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Library Acquires Materials on Transsexual/Transgender Movement (2001)

Posted on Oct 15, 2013 in AEGIS, Gender, History, Newspapers, NTL&A

The National Transgender Library and Archive (NTL&A), a vast repository of materials documenting the history of the transgender movement, is now part of the University of Michigan Library.

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VIC-20 is a People Pleaser at Scales School (1986)

Posted on Sep 11, 2013 in Computers, Magazines, Newspapers

On April 14 the VIC-20s were going at Scales Elementary School in Brentwood, Tennessee, near Nashville. Members of the Nashville Commodore Users Group lined the walls of the cafeteria, each manning a VIC, and explained various aspects of the rainbow machine to fascinated members of the Parent-Teacher Association. One Machine played music, another spoke with the help of a Votrax Type ‘n’ Talk speech synthesizer, a third drew beautiful Super Expander graphics, and a fourth showed how helpful the VIC can be in keeping track of information like grades and attendance. One user had written a program that told where to look in the sky at any time to find satellites.

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Terrorism: Why Does it Frighten Us So Much? (1998)

Posted on Sep 10, 2013 in Newsletters, Newspapers, Politics, TG Forum

Think the nineties made the sixties look like the fifties? Just wait. We’re all going to get even more seriously crazy as soon as 2001 rolls around. Hell, we may just jump the gun and do it at 2000. And if the past behavior of the U.S. government is any predictor, we can expect increased restrictions on our freedoms to travel, own guns, say what we think—which will just piss everyone off even more, and lead to more berserker rages and anonymous bombings.

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Mailing Letters After Midnight (1992)

Posted on Aug 26, 2013 in Gender, Newspapers

Women inhabit different space than men, and one characteristic of their space is they have to protect it from unwelcome intrusions by men. That intrusion can come violently, as rape, and every woman learns a variety of protective strategies. High up on the list, somewhere between “Don’t climb naked on the bar’s pool table unless you want to get 8-balled” and “Have your keys out before you get to the car” is this invective: “Never, ever walk down the street in skirts and high heels to mail a letter after midnight.”

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A Resume for Your New Role (1990)

Posted on Aug 25, 2013 in Gender, Newspapers

There are resumes and there are resumes. The format, style, and physical appearance of yours will make either a negative or positive impression on those who read it– it is, after all, a one or two page summary of your life.

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Traditional Families (1998)

Posted on Aug 16, 2013 in Columns, Gender, Newsletters, Newspapers, TG Forum

In promoting their vision of the “family,” the radical right is not pro-family at all. What the right favors is a deviant 1950’s Ward and June Cleaver lily-white sensibility that sacrifices substance for style. Rather that acknowledging its diversity and facing its problems, the “traditional” family of the radical right sweeps everything under the carpet.

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Technologies of Transformation (2011)

Posted on Aug 14, 2013 in Columns, Gender, Newsletters, Newspapers, TG Forum

The last half of the nineteenth century and the first half of the twentieth saw advances in medical procedures that made it possible for men and women to more effectively alter their bodies toward that of the non-natal sex. While none of these technologies were developed with sex reassignment in mind, they were easily adapted and modified by medical professionals and by transsexuals themselves and have come into common use to create somatic changes.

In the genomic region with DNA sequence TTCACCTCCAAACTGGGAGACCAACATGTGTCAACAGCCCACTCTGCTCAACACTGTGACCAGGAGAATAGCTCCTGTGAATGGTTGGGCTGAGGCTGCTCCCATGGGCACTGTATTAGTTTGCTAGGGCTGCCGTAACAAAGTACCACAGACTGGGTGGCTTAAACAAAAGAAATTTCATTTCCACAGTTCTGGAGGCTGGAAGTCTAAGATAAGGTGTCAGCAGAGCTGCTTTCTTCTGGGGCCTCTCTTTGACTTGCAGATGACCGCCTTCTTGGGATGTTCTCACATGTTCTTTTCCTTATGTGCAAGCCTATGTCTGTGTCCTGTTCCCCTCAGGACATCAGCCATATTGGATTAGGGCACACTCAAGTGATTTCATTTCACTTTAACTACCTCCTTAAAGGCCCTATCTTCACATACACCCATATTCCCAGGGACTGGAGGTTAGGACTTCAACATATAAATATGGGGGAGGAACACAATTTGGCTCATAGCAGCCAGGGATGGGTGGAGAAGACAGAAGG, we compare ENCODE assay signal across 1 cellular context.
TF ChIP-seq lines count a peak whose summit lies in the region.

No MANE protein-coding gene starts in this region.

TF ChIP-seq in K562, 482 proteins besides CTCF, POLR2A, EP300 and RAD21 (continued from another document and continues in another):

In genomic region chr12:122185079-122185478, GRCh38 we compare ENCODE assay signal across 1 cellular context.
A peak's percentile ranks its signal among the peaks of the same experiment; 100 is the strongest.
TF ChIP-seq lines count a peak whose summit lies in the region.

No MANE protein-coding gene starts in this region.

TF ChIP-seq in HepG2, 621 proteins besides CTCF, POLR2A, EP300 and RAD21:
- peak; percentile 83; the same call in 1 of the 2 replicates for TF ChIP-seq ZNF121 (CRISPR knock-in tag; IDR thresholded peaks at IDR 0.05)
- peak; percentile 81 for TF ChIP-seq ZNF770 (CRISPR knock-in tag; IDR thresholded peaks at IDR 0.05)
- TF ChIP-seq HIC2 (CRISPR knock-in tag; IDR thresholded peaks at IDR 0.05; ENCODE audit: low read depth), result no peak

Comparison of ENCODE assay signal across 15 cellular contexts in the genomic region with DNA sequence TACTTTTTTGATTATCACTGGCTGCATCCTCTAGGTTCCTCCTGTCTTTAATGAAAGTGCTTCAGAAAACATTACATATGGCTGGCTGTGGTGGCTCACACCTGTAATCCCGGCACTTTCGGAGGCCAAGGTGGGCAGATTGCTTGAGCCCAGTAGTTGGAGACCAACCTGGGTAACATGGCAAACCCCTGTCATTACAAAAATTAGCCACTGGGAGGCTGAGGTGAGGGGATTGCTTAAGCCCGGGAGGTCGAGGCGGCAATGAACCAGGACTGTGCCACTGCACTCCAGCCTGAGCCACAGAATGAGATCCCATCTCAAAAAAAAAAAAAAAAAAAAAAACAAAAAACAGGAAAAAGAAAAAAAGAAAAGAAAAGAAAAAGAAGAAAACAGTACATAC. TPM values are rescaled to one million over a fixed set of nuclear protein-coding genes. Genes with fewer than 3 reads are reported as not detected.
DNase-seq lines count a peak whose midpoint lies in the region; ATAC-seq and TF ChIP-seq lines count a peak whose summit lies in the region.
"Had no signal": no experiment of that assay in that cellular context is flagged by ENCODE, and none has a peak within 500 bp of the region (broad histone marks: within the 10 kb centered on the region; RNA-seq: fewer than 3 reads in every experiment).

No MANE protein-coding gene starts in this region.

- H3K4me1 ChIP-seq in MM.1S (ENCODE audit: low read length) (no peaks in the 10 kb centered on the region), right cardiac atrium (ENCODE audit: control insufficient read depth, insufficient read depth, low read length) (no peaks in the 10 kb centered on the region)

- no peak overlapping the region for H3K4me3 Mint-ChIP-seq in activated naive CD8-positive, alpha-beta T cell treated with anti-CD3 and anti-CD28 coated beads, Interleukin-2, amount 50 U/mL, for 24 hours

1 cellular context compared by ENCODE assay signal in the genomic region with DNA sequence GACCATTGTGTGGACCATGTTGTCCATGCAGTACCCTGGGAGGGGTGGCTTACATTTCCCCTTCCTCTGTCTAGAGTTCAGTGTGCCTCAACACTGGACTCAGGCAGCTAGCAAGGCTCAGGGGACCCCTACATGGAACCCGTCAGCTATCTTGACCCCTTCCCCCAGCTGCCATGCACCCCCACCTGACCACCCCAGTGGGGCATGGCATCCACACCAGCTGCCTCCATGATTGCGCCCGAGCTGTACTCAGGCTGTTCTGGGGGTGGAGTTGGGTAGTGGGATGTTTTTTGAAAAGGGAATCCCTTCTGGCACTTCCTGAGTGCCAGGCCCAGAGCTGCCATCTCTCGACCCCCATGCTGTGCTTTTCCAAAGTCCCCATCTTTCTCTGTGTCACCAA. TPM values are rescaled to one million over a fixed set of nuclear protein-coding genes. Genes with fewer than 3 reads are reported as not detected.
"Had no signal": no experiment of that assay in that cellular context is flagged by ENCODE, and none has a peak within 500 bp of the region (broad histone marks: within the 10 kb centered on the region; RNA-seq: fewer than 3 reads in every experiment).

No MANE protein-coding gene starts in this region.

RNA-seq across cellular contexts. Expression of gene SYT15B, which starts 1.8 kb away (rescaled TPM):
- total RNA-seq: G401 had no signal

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ENDA Without the “T” is Toothless For All (2001)

Posted on May 6, 2013 in Gender, Letters, Newspapers, Politics

This letter was a response to an editorial by he ever-clueless Chris Crain.

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Transgendered Won’t Stop ENDA (Letter to Editor, Southern Voice, 1999)

Posted on Apr 29, 2013 in Gender, Letters, Newspapers, Politics

While a few trans activists are actively opposed to a non-inclusive ENDA, the rest of us are merely working toward our own inclusion

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Reed Erickson (1998)

Posted on Apr 25, 2013 in Columns, Gender, History, Newsletters, Newspapers, TG Forum

Reed Erickson was an important in the history of transsexualism. It’s unfortunate he’s been almost forgotten, for he did more for transsexual people than anyone else, with the possible exception of Christine Jorgensen and Dr. Harry Benjamin. His story, although obscured by time and his history of protecting his privacy, is a fascinating one that was almost lost but is slowly emerging through the historical research of Dr. Aaron Devor, a Sociologist at the University of Victoria in British Columbia.

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“Tabletop” John Brown Gets His (1999)

Posted on Apr 24, 2013 in Columns, Gender, Newsletters, Newspapers, TG Forum

An article by R.S. Spitz, published in Viva magazine in the mid-1970s, identified Brown as one of the worst plastic surgeons in the United States. Even then, Brown was doing male-to-female sex reassignment surgery— badly, I might add. He never lacked for customers, since his only criterion for surgery was whether the check cleared. He was famous for doing SRS in motel rooms and on kitchen tables, leaving his victim to wake up in the back seat of her car or on a couch in an abandoned house.

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The Problem (1991)

Posted on Mar 25, 2013 in Fiction, Gender, Magazines, Newspapers, Novels

They tell me I’m a genius, and I suppose maybe I am, for I’m the only one I know who has singlehandedly changed herself from a boy into a girl. Laura Ann Sykes, Nobel winner in the new category, Self‑Initiated Sex Change. Thank you, thank you.

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Review of Marjorie Garber, Vested Interests (1992)

Posted on Sep 30, 2011 in Gender, Newspapers, Reviews

Crossdressers tell us about ourselves, and about society and culture by bending the rules of normative behavior and dress. Garber illustrates this point again and again, drawing examples from history, from Elizabethan theater, from rock and roll, from the personal histories of crossdressing men and women.